Management of National Public Radio and SAG-AFTRA have reached a tentative three-year deal, averting a possible strike by more than 400 of NPR’s news and programming employees.
The deal was announced late Saturday night near the end of a 24-hour extension of the expiration. NPR employees had announced Friday evening that nearly 300 of them had agreed to a request to the SAG-AFTRA national board to approve a strike authorization.
SAG-AFTRA could have called a strike within a few days had the talks not progressed on Saturday. The announcement said that that the union’s leadership will recommend the deal to the NPR staffers is represents.
“Both sides have been working over several months to reach this new, forward-looking agreement that meets the needs of NPR’s employees and operations,” management said in a statement Saturday night. “SAG-AFTRA members will have an opportunity to vote to ratify the agreement in the coming weeks. Both NPR and SAG-AFTRA look forward to working together in support of NPR’s mission and service to the American public.”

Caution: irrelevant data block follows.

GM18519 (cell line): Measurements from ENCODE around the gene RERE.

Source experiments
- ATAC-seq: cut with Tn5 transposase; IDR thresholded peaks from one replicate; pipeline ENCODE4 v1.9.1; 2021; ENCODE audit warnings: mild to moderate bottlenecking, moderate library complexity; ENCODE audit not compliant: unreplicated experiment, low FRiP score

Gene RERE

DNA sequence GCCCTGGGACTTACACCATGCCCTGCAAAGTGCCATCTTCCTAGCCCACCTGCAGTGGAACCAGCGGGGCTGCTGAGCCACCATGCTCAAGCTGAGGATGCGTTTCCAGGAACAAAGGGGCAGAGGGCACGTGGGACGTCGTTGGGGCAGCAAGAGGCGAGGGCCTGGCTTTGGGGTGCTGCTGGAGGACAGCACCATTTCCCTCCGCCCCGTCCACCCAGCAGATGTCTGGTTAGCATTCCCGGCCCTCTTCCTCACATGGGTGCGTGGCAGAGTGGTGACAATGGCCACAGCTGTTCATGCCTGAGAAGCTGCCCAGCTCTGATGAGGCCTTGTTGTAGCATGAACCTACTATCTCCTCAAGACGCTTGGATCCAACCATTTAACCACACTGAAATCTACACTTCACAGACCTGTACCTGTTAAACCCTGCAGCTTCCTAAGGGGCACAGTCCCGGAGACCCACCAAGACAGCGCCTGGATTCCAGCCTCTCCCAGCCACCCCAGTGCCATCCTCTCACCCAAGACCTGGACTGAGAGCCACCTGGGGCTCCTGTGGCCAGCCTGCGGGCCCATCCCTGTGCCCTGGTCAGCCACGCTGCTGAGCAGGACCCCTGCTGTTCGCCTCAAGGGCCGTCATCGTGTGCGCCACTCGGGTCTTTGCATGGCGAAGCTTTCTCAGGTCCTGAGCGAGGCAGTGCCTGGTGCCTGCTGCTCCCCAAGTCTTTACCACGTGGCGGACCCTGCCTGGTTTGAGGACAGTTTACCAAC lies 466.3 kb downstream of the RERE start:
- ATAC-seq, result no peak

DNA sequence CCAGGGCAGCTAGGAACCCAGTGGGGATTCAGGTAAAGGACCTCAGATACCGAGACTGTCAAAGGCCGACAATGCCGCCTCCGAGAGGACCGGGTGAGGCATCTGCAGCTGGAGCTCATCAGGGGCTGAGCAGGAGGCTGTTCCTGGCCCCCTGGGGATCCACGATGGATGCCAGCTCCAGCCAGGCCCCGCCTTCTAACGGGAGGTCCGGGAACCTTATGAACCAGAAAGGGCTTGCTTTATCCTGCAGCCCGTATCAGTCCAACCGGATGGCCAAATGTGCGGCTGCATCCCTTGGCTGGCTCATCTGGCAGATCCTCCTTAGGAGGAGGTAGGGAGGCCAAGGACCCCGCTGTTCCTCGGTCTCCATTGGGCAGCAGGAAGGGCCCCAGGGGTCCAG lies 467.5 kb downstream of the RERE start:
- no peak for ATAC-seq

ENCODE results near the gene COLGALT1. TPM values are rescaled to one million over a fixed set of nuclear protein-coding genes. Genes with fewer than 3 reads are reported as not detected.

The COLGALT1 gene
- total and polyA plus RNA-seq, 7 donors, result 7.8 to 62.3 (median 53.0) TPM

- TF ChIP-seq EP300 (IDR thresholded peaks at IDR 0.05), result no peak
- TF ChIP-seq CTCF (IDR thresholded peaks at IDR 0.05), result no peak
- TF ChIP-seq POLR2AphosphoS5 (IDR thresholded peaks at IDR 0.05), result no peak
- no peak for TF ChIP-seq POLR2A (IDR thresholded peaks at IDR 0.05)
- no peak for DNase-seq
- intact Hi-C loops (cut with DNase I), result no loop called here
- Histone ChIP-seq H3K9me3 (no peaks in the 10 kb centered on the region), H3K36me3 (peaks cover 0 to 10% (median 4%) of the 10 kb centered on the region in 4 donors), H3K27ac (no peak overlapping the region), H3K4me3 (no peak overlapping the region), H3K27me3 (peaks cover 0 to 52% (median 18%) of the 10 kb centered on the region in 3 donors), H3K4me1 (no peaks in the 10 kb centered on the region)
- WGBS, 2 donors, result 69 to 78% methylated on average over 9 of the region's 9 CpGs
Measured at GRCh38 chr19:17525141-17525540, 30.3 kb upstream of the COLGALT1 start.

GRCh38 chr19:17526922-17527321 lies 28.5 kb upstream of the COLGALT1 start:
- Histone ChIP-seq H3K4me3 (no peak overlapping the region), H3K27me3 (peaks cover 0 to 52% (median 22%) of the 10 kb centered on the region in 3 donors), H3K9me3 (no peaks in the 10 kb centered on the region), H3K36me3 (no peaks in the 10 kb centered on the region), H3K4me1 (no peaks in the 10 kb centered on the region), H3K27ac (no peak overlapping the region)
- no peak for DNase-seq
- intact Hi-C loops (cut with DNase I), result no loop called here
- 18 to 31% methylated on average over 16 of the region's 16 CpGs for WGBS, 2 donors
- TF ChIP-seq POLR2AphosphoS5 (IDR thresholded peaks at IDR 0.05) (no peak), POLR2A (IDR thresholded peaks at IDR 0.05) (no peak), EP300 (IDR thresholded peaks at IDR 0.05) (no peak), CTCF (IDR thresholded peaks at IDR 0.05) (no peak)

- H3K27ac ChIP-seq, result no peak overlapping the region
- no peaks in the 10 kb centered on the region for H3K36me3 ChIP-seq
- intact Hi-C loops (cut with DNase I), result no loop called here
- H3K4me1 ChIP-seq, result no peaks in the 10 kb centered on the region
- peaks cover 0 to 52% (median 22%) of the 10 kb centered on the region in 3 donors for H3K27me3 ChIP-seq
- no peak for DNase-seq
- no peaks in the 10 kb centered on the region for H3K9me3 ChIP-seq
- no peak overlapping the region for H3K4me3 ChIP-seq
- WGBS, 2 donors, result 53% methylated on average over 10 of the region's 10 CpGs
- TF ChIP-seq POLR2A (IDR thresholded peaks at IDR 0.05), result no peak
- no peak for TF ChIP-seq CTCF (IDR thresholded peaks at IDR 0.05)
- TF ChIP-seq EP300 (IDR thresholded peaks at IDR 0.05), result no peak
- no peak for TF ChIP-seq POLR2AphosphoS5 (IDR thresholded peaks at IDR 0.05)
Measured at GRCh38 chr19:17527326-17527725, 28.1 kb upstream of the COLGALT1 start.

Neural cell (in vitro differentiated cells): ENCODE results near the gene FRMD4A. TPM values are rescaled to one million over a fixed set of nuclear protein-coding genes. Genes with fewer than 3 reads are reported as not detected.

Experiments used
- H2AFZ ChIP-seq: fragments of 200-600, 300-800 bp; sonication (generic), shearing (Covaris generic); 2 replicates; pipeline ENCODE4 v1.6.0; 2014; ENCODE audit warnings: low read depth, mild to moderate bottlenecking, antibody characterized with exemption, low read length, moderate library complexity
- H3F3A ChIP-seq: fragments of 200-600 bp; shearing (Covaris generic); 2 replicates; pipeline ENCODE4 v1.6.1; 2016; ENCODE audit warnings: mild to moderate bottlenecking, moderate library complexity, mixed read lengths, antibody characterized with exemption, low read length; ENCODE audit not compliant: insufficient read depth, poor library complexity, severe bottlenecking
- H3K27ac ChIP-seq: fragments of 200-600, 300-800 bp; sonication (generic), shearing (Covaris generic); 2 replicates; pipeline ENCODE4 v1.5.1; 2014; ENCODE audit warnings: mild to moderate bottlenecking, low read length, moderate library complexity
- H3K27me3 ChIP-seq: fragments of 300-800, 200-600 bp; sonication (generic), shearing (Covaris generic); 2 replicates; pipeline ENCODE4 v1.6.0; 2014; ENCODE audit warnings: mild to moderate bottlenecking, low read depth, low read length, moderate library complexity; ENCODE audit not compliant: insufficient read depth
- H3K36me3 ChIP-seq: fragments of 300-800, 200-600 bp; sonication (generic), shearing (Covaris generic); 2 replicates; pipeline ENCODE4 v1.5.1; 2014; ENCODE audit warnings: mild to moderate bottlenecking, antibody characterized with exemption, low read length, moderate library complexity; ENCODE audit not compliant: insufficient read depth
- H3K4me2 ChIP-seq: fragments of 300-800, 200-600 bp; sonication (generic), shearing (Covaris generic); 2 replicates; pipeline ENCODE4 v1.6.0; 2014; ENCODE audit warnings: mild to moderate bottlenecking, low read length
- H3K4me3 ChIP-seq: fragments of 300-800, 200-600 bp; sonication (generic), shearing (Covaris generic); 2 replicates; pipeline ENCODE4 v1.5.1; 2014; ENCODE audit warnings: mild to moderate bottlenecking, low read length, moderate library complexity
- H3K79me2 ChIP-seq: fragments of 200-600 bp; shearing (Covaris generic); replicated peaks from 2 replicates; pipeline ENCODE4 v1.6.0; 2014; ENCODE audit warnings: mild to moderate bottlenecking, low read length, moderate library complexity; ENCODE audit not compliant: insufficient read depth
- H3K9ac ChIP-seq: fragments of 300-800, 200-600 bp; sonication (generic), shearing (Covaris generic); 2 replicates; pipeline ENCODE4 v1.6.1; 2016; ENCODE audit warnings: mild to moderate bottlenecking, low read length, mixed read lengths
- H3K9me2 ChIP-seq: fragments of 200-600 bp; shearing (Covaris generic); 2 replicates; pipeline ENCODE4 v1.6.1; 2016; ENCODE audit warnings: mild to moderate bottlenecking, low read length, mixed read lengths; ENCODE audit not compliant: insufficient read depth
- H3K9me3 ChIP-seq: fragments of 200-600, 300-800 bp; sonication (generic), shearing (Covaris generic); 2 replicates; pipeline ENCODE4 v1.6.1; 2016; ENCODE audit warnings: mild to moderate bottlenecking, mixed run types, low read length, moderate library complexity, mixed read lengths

The union has been objecting to proposal to set up a separate pay scale for newcomers. The contract talks started on April 27 and a federal mediator had been called in. The contract had expired on June 30 but was extended several times.
“The deal provides for salary increases and effectively repelled efforts to erode union protections and institute a two-tiered salary system,” SAG-AFTRA said Saturday night.
NPR is a non-profit that syndicates its programming to more than 900 radio stations. Its signature programs are “Morning Edition” and “All Things Considered.”